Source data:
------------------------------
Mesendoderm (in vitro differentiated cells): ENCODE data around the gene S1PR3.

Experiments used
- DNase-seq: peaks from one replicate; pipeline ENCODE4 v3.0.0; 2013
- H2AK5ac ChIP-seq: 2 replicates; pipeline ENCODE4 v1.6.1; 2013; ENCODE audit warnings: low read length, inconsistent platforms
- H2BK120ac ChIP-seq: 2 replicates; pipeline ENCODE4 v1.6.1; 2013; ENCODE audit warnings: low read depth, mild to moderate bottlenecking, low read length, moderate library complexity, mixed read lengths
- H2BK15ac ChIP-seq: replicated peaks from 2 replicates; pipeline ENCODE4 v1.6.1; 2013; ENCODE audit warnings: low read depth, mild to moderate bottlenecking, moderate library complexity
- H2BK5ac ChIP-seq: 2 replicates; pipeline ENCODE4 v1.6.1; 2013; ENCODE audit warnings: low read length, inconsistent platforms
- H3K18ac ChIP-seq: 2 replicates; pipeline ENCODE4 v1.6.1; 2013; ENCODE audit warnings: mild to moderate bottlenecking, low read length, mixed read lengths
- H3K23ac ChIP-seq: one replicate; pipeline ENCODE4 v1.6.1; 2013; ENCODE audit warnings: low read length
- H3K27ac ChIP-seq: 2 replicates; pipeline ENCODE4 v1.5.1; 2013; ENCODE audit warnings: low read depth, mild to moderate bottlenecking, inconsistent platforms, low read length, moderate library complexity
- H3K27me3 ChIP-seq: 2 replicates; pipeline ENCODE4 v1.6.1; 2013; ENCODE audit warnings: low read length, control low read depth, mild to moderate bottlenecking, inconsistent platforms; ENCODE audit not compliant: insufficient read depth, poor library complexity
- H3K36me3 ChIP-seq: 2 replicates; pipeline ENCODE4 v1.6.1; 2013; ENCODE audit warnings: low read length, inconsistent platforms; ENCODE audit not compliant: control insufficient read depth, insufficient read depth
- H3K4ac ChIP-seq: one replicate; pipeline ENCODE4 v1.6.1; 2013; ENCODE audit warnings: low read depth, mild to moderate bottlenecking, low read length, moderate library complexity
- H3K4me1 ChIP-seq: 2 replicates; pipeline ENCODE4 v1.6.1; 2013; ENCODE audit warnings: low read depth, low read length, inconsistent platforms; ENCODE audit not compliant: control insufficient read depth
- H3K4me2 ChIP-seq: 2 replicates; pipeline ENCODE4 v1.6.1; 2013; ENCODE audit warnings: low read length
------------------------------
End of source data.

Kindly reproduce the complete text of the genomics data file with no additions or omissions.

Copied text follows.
Mesendoderm (in vitro differentiated cells): ENCODE data around the gene S1PR3.

Experiments used
- DNase-seq: peaks from one replicate; pipeline ENCODE4 v3.0.0; 2013
- H2AK5ac ChIP-seq: 2 replicates; pipeline ENCODE4 v1.6.1; 2013; ENCODE audit warnings: low read length, inconsistent platforms
- H2BK120ac ChIP-seq: 2 replicates; pipeline ENCODE4 v1.6.1; 2013; ENCODE audit warnings: low read depth, mild to moderate bottlenecking, low read length, moderate library complexity, mixed read lengths
- H2BK15ac ChIP-seq: replicated peaks from 2 replicates; pipeline ENCODE4 v1.6.1; 2013; ENCODE audit warnings: low read depth, mild to moderate bottlenecking, moderate library complexity
- H2BK5ac ChIP-seq: 2 replicates; pipeline ENCODE4 v1.6.1; 2013; ENCODE audit warnings: low read length, inconsistent platforms
- H3K18ac ChIP-seq: 2 replicates; pipeline ENCODE4 v1.6.1; 2013; ENCODE audit warnings: mild to moderate bottlenecking, low read length, mixed read lengths
- H3K23ac ChIP-seq: one replicate; pipeline ENCODE4 v1.6.1; 2013; ENCODE audit warnings: low read length
- H3K27ac ChIP-seq: 2 replicates; pipeline ENCODE4 v1.5.1; 2013; ENCODE audit warnings: low read depth, mild to moderate bottlenecking, inconsistent platforms, low read length, moderate library complexity
- H3K27me3 ChIP-seq: 2 replicates; pipeline ENCODE4 v1.6.1; 2013; ENCODE audit warnings: low read length, control low read depth, mild to moderate bottlenecking, inconsistent platforms; ENCODE audit not compliant: insufficient read depth, poor library complexity
- H3K36me3 ChIP-seq: 2 replicates; pipeline ENCODE4 v1.6.1; 2013; ENCODE audit warnings: low read length, inconsistent platforms; ENCODE audit not compliant: control insufficient read depth, insufficient read depth
- H3K4ac ChIP-seq: one replicate; pipeline ENCODE4 v1.6.1; 2013; ENCODE audit warnings: low read depth, mild to moderate bottlenecking, low read length, moderate library complexity
- H3K4me1 ChIP-seq: 2 replicates; pipeline ENCODE4 v1.6.1; 2013; ENCODE audit warnings: low read depth, low read length, inconsistent platforms; ENCODE audit not compliant: control insufficient read depth
- H3K4me2 ChIP-seq: 2 replicates; pipeline ENCODE4 v1.6.1; 2013; ENCODE audit warnings: low read length